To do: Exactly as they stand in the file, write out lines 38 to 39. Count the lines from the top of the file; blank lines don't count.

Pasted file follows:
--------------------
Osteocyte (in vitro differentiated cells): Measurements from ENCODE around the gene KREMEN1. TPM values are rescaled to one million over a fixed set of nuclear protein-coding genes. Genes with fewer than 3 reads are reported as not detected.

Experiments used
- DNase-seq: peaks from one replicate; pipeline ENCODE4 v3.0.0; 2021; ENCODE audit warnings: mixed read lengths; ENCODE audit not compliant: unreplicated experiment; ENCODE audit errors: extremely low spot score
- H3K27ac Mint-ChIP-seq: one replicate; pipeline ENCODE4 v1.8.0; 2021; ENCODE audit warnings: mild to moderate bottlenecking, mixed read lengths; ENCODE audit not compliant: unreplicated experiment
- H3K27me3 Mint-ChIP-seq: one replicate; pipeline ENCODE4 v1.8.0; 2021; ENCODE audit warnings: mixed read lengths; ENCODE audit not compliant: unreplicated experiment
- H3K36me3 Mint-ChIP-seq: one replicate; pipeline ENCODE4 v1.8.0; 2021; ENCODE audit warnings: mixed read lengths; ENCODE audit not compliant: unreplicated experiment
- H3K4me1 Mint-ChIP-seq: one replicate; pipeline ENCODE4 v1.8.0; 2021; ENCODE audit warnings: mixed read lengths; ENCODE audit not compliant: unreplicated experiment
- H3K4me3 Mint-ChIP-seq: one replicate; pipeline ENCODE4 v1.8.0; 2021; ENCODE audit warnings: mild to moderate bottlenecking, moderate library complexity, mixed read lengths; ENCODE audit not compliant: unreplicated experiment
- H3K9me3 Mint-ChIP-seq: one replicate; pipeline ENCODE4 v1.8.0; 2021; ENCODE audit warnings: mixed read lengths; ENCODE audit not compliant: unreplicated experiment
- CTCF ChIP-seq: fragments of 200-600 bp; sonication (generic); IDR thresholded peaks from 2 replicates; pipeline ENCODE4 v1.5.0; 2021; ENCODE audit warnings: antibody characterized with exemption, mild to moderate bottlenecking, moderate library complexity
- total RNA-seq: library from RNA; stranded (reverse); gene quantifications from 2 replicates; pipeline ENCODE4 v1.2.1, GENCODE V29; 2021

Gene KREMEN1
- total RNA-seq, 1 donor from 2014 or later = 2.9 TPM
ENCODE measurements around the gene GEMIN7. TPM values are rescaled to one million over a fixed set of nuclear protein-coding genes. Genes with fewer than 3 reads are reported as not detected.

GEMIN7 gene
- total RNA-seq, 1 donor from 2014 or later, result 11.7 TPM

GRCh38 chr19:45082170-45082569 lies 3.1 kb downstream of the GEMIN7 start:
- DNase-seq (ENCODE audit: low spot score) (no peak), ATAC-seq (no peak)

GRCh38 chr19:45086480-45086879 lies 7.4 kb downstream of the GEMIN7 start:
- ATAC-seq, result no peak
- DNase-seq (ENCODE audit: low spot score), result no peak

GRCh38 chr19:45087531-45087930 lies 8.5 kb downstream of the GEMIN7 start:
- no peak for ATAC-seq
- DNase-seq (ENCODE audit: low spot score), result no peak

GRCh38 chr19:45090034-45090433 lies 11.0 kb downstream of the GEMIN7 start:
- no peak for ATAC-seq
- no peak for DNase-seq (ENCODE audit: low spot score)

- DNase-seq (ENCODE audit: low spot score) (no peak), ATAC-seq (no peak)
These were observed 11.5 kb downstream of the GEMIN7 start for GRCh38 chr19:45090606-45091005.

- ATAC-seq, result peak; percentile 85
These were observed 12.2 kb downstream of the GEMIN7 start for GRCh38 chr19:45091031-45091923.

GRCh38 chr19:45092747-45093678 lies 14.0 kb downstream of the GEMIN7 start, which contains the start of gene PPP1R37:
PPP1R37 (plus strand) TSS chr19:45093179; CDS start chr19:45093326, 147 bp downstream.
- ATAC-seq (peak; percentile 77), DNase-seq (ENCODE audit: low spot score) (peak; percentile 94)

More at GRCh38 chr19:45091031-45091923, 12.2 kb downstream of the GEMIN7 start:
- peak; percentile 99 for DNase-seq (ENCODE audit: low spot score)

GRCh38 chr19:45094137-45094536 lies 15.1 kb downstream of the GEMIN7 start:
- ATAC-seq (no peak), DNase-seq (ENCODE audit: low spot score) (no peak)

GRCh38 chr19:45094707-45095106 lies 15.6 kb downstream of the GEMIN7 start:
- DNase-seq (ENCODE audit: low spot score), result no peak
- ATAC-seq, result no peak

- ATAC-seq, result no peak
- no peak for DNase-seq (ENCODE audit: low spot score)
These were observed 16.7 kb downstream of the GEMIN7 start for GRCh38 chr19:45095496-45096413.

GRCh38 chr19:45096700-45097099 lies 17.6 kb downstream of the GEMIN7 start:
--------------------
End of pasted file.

- ATAC-seq (no peak), DNase-seq (ENCODE audit: low spot score) (no peak)

GRCh38 chr19:45094707-45095106 lies 15.6 kb downstream of the GEMIN7 start: